Short futures positions that were closed by trading platform liquidation engines spiked during the bitcoin rally over the past 10 days. While the data shows these liquidations occurred during bitcoin’s biggest price moves, our conclusion is that while liquidations likely played a factor in the rally, they are unlikely to account for all of the recent price action.
Our analysis shows short liquidations occurred during some of the more significant price appreciations over the past 10 days. There was a notable spike in liquidations as the price of bitcoin jumped from roughly $17,500 to roughly $18,200. A second jump in liquidations occurred as bitcoin went from roughly $18,000 to nearly $19,000. A third and much bigger jump in liquidations occurred as bitcoin went from $19,000 to $21,000. In total, roughly $349M worth of bitcoin futures liquidations occurred over the price move from $17,500 to over $21,000 from January 10th to January 13th. While this is a large absolute dollar amount, it is still a far cry from the multibillion-dollar liquidations we saw during big price moves in 2020 and 2021.
How do we determine whether liquidations were the cause of the price bump or a result of the price bump? While determining causality can be a tricky endeavor, looking at price discrepancies between spot (BTCUSDT on Binance) and futures (BTCUSDT perpetual swaps on Binance) may yield some clues. This analysis shows that spot was trading at a premium to “perps” through the first two liquidations but then flipped to a discount in the third liquidation. This means that spot was likely leading futures in the first two jumps, as bitcoin went from $17,500 to $18,200 and then from $18,000 to $19,000. This dynamic flipped in the third move, from $19,000 to $21,0000, as "perps" led spot.
Anecdotally, our trading desk has experienced renewed spot buying, which had been depressed amidst the volatility in the industry over the past few months. We understand the hesitancy of many market participants to believe the worst is behind us, especially given the extreme events of 2022, but it is important that investors understand this rally has not entirely been driven by positioning and short liquidations.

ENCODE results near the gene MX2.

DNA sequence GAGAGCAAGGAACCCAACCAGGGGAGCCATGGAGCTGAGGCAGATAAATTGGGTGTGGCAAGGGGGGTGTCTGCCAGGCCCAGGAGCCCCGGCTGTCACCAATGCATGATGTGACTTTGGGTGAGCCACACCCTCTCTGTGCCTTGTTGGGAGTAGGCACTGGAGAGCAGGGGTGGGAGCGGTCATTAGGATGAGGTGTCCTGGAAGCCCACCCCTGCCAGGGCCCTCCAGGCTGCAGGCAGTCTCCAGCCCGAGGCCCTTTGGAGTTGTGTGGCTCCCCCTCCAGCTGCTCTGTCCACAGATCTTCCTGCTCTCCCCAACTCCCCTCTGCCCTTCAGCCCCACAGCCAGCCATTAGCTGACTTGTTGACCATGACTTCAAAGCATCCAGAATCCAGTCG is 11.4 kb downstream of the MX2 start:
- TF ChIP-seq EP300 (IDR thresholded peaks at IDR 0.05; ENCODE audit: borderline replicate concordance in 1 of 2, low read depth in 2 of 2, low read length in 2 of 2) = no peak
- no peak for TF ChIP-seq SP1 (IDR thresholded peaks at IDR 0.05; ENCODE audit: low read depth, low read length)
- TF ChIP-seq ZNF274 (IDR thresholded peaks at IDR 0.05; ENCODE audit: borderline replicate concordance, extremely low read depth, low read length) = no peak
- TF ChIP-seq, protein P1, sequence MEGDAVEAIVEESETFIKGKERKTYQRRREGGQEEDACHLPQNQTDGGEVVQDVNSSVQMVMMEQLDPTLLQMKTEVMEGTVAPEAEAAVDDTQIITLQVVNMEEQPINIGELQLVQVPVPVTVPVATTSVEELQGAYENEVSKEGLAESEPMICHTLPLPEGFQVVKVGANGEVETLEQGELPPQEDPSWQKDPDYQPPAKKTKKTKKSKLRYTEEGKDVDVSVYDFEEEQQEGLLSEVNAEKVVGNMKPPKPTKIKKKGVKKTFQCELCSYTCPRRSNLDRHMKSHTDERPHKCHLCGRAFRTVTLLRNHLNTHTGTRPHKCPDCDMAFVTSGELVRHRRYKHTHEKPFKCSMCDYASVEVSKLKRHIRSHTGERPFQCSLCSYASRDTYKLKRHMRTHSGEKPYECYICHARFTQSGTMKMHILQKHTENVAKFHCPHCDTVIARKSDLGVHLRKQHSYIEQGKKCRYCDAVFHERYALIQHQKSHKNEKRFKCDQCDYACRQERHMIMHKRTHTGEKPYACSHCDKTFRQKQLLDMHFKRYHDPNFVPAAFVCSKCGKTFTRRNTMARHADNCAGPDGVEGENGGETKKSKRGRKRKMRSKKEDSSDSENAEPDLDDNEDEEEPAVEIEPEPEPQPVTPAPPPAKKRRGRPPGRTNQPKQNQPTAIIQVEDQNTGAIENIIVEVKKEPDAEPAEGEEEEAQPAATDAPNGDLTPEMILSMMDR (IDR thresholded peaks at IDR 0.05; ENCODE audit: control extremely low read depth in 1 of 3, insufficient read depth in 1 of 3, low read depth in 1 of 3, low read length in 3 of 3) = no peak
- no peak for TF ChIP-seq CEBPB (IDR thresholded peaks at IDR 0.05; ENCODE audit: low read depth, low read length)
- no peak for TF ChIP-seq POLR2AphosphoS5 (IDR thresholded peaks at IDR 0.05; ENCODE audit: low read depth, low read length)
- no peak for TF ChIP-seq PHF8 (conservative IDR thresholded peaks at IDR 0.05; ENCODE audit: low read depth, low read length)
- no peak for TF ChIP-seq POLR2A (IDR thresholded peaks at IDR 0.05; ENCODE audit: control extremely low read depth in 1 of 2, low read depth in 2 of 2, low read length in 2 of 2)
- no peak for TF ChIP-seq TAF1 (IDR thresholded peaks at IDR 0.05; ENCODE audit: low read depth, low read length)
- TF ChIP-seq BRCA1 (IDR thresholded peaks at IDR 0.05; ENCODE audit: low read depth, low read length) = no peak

This week, Electric Capital published its annual Developer Report. The 185-page report published by the venture capital firm analyzes the open-source developer communities of many digital asset ecosystems, including Bitcoin. Their mapping of Bitcoin-related projects is something we relied heavily upon in our own Developers of Bitcoin report published last September. Their latest report shows continued growth in the Bitcoin developer ecosystem (beginning on page 50) throughout 2022. While there was a slight drop in monthly active developers during the window of December 2021 to December 2022, attributed to the loss of developers who contributed only once to the project, the growth trend is still undeniably up and to the right. The Bitcoin ecosystem continues to grow with over 1,900 added in 2022, even with the bear market. We encourage readers to review the entire report, in addition to the section on Bitcoin, and appreciate the efforts Electric Capital has gone to catalog and measure the digital asset ecosystem.
Bitcoin’s difficulty, a measure of how hard it is for miners to find new blocks, jumped 10.3% to a new all-time high on Sunday, January 15th. Roughly every two weeks, the protocol compares how long it took to produce 2,016 blocks versus an expected time of 10 minutes per block. The network then makes an adjustment to bring block production back to a 10-minute average amidst changing network hash rate. Since new bitcoins are produced every block, this self-adjusting feature is one of the ways the supply of new bitcoins is regulated.
The jump to new highs is likely reflective of new hash rate coming to the market. Despite the challenges in the mining industry, many miners ordered mining rigs when bitcoin’s price was much higher. The increase in hash rate is likely explained by the delivery of said machines. Importantly, some mining entities have clean balance sheets and the financial flexibility to continue to add capacity, and prices are still above break-even for sites powered by cheap electricity. Given this dynamic, we think it is likely that the network hash rate continues to grow until this capacity is absorbed.
Bitcoin jumped this week, rising 10.7%, amidst bullish trading activity. Equities fell on the week despite higher-than-average correlations with bitcoin, with the S&P 500 down 2.1% and Nasdaq Composite down 1.4%. Commodities also rallied on the week, with gold up 1.3% and oil up 2.5%. Bonds were mixed on the week with investment grade corporate bonds up 0.3%, high yield corporate bonds down 0.8%, and long-term US Treasuries up 0.2%. Real yields fell on the week while inflation expectations were flat to up.
Regulation and Taxation:
Jan 27 - CME expiry
Feb 1 - FOMC rate decision
Feb 14 - January CPI reading
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